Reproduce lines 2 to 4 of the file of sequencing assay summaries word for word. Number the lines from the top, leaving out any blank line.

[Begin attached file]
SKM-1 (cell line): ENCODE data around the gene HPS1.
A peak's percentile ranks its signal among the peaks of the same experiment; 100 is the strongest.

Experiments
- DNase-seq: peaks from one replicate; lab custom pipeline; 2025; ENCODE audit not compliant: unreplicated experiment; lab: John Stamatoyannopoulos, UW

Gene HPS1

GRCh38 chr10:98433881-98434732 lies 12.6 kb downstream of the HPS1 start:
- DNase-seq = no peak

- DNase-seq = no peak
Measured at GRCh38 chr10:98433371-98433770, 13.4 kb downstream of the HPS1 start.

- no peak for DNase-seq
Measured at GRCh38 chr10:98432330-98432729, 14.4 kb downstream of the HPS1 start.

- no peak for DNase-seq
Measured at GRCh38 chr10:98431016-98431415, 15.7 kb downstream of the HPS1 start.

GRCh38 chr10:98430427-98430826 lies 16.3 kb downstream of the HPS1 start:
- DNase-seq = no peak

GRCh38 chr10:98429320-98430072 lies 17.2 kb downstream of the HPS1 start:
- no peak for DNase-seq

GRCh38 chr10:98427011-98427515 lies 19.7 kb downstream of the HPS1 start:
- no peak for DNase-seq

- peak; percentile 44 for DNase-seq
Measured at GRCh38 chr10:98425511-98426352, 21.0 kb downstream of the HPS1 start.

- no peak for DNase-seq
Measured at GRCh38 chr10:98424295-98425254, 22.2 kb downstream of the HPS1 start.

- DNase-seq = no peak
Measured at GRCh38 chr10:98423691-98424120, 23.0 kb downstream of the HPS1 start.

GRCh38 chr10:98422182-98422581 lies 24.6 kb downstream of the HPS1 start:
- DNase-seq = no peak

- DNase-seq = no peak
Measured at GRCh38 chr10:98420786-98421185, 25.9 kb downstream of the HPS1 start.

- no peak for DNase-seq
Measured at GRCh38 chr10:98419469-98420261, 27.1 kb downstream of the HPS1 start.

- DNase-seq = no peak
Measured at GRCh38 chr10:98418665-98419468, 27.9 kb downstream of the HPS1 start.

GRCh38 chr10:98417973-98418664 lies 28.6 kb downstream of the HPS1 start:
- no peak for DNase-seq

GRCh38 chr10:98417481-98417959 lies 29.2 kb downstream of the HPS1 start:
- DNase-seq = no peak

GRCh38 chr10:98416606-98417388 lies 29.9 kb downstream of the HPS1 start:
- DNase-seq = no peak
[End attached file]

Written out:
A peak's percentile ranks its signal among the peaks of the same experiment; 100 is the strongest.

Experiments
- DNase-seq: peaks from one replicate; lab custom pipeline; 2025; ENCODE audit not compliant: unreplicated experiment; lab: John Stamatoyannopoulos, UW